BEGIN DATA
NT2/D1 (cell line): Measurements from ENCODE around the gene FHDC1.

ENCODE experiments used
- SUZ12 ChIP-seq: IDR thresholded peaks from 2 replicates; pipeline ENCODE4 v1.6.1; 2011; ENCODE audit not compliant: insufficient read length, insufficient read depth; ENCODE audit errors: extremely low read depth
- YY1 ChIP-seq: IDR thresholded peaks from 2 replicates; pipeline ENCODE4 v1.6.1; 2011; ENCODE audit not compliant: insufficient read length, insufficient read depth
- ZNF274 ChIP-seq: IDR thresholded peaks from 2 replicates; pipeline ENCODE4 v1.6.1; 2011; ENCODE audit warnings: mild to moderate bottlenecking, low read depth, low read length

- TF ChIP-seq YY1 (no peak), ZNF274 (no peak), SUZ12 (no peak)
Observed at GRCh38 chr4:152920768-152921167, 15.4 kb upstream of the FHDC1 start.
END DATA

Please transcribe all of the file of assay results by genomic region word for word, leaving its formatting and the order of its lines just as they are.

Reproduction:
NT2/D1 (cell line): Measurements from ENCODE around the gene FHDC1.

ENCODE experiments used
- SUZ12 ChIP-seq: IDR thresholded peaks from 2 replicates; pipeline ENCODE4 v1.6.1; 2011; ENCODE audit not compliant: insufficient read length, insufficient read depth; ENCODE audit errors: extremely low read depth
- YY1 ChIP-seq: IDR thresholded peaks from 2 replicates; pipeline ENCODE4 v1.6.1; 2011; ENCODE audit not compliant: insufficient read length, insufficient read depth
- ZNF274 ChIP-seq: IDR thresholded peaks from 2 replicates; pipeline ENCODE4 v1.6.1; 2011; ENCODE audit warnings: mild to moderate bottlenecking, low read depth, low read length

- TF ChIP-seq YY1 (no peak), ZNF274 (no peak), SUZ12 (no peak)
Observed at GRCh38 chr4:152920768-152921167, 15.4 kb upstream of the FHDC1 start.